Wednesday, March 9, 2022

Playing with pointers in Go

Pointers are a confusing topic when learning Go. They provide an explicit way to interact with values in memory. To understand how they work, we will look at how memory is managed in Go. Then we will look at the ways we can use pointers to share values, communicate intent and optimize performance.

Memory Management in Go

How are values stored?

When we declare a variable, we are storing the value it contains at a location in memory1. The location in memory is represented as an address. A pointer variable has a value that is an address that points to the value at that address.

a := 5
aPtr := &a
aPtrPtr := &aPtr

println(a) // 5
println(aPtr) // 0x01
println(aPtrPtr) // 0x02
pointer variable

We use the & operator to get the address of a value.

Where are values stored?

When we run a program, a stack and heap2 are initialized in memory.

The stack is a linear memory space that grows and shrinks as we call functions. Each function call will allocate a block of memory in the stack called a frame. Values declared within a function will be stored in that function's frame. When a function returns, the frame is removed from the stack, along with any values that were declared.

The heap is memory space used to share values between function calls. As a function returns, it may return a pointer to a value. Since we know a function and its values will be cleared as the frame is removed from the stack - that value being returned will need to be moved to the heap in order to persist it after the frame is removed.

Memory management on the stack is simple, as functions complete the memory is cleared. This is not the case with the heap. As we return more pointers, the heap will continually grow. This is where a garbage collector3 kicks in to remove unused values in the heap. As more memory is consumed by the heap, a garbage collection event will occur. These events can impact performance, as it can be thought of as a pause to free unused memory before proceeding.

Examples

Passing by value

func main() {
  a := 5

  inner(a)

  println(a) // 5
}

func inner(i int) {
  i = 10
}
passing by value
  1. When main is run, it allocates a frame in the stack and stores the value 5 in the variable a
  2. When inner is run, it allocates a frame in the stack and is passed a copy of a's value storing it in i
  3. inner proceeds to updates i to 10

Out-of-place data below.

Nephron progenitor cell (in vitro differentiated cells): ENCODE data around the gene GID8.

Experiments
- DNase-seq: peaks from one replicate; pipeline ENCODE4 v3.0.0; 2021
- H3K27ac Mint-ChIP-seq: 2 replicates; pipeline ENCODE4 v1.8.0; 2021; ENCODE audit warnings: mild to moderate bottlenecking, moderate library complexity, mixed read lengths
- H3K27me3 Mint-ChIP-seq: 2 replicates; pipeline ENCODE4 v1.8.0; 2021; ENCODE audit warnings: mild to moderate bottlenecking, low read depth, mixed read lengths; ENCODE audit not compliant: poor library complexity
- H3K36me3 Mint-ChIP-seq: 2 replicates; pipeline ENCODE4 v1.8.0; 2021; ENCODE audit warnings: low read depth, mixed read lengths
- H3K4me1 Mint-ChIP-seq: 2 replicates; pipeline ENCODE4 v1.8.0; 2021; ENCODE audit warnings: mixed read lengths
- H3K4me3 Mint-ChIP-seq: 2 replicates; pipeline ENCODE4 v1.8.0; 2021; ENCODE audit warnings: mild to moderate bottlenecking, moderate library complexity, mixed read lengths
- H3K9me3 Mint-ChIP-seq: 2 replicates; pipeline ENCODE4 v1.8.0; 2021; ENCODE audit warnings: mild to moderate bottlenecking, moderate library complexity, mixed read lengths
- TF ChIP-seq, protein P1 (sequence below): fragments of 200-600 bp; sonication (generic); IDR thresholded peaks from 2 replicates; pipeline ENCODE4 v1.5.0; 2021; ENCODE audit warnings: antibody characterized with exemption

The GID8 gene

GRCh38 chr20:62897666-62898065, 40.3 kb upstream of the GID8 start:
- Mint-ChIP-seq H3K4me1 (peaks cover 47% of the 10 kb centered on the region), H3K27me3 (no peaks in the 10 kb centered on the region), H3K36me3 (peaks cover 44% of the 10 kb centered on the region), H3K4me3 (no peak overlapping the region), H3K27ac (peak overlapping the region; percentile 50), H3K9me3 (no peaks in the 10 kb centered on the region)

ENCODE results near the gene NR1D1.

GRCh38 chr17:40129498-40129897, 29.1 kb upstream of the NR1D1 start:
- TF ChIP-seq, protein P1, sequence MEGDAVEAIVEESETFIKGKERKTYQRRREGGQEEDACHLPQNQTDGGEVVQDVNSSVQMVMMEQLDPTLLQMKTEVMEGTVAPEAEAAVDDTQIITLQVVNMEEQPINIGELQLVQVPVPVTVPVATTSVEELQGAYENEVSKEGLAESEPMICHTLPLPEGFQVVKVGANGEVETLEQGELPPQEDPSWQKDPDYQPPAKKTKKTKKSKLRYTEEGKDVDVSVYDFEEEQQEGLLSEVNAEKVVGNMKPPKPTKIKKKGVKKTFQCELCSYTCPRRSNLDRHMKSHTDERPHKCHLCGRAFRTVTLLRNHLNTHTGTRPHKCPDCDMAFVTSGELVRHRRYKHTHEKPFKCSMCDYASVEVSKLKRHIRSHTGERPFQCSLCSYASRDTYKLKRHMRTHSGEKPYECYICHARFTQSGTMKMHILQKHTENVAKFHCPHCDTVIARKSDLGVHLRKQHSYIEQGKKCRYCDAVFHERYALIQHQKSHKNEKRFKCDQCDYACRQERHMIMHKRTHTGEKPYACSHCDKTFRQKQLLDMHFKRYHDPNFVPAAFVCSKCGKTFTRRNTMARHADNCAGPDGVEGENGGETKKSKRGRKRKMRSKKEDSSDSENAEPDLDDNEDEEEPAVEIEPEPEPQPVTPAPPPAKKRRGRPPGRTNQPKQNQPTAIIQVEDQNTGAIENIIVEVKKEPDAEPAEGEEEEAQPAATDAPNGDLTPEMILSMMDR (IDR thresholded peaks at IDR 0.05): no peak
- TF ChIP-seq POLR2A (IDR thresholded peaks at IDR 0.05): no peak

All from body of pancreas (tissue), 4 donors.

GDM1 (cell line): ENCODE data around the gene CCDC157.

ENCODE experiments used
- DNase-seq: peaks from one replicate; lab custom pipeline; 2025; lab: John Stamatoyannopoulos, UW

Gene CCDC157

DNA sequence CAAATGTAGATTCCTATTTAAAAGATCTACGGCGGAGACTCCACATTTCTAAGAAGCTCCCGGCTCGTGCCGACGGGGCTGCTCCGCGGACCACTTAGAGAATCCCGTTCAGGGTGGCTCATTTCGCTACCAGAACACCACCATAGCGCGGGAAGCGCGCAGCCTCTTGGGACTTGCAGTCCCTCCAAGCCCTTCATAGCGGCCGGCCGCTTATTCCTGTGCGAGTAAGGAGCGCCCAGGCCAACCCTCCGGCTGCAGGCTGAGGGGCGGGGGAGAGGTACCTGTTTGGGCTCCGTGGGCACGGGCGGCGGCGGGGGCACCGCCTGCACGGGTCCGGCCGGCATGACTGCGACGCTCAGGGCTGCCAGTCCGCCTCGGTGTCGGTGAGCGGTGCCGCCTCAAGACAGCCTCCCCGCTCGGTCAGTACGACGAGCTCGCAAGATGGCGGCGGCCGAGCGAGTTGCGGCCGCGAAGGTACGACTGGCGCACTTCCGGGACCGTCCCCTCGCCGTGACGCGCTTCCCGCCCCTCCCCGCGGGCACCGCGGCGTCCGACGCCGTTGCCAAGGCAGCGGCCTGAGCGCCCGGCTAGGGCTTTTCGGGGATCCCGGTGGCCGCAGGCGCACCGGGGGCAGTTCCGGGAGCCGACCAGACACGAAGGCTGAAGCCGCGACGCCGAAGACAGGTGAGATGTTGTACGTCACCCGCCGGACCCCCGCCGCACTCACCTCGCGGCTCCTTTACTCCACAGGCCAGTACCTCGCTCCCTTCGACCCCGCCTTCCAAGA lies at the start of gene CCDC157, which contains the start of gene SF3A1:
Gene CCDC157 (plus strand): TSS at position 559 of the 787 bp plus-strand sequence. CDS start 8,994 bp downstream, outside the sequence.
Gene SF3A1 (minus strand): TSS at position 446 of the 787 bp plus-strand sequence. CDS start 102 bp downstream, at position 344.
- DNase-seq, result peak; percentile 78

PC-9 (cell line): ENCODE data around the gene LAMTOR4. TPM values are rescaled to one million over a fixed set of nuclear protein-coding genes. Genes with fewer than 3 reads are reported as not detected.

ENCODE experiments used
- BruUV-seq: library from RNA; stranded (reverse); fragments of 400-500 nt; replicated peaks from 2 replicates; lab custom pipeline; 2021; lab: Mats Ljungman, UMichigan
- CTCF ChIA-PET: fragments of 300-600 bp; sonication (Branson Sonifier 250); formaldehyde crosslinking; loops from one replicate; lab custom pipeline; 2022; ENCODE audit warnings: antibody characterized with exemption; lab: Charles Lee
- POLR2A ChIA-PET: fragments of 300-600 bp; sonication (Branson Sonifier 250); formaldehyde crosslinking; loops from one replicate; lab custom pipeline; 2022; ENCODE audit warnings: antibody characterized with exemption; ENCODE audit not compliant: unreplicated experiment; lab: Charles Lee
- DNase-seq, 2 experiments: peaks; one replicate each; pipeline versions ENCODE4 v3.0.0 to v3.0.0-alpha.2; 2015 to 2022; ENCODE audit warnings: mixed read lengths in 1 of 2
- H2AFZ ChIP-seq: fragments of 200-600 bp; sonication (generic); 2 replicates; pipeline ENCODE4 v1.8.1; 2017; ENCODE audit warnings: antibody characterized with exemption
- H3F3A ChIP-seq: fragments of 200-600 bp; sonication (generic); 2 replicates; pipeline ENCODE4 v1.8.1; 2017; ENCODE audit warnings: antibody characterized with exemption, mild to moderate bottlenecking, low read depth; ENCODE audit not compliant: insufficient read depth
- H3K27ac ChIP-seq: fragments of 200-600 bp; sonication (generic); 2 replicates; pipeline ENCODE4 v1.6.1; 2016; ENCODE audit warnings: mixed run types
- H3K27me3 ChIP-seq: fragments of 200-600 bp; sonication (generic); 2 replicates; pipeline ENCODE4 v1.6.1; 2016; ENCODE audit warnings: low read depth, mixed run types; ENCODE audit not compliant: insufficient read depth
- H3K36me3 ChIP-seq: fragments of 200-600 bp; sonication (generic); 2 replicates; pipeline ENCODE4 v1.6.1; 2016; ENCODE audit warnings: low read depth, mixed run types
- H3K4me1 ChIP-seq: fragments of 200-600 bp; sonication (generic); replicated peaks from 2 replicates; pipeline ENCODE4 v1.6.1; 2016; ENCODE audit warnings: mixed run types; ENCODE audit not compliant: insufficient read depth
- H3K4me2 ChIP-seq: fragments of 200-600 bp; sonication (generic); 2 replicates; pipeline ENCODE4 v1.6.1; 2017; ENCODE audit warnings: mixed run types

4. inner returns, freeing the frame from the stack and i is no longer accessible

Because the value of a was copied to the inner function any changes to it within the inner function are not reflected. This is called "passing by value".

Passing by reference

func main() {
  a := 5

  inner(&a)

  println(a) // 10
}

func inner(i *int) {
  *i = 10
}
passing by reference
  1. When main is run, it allocates a frame in the stack and stores the value 5 in the variable a
  2. When inner is run, it allocates a frame in the stack and is passed a copy of the address to a's value, the pointer, storing it in i
  3. inner proceeds to follow the pointer to a's value and mutates it 10 - this is called derferencing
  4. inner returns, freeing the frame from the stack and i is no longer accessible

Since inner dereferenced the pointer to get to a's actual value before proceeding to mutate it, that mutation persists.

Returning a value

func main() {
  a := inner()

  println(a) // 10
}

func inner() int {
  i := 10
  return i
}
returning a value
  1. When main is run, it allocates a frame in the stack
  2. When inner is run, it allocates a frame in the stack and stores the value 10 in the variable i
  3. inner returns a copy of the value at i and removes the frame from the stack
  4. The copy of the value at i is stored in the variable a of main

Returning a reference

func main() {
  a := inner()

  println(*a) // 10
}

func inner() *int {
  i := 10
  return &i
}
returning a reference
  1. When main is run, it allocates a frame in the stack
  2. When inner is run, it allocates a frame in the stack and stores the value 10 in the variable i
  3. Since inner is planning on returning a reference, the value of i is copied to the heap in order to persist it after the frame is removed from the stack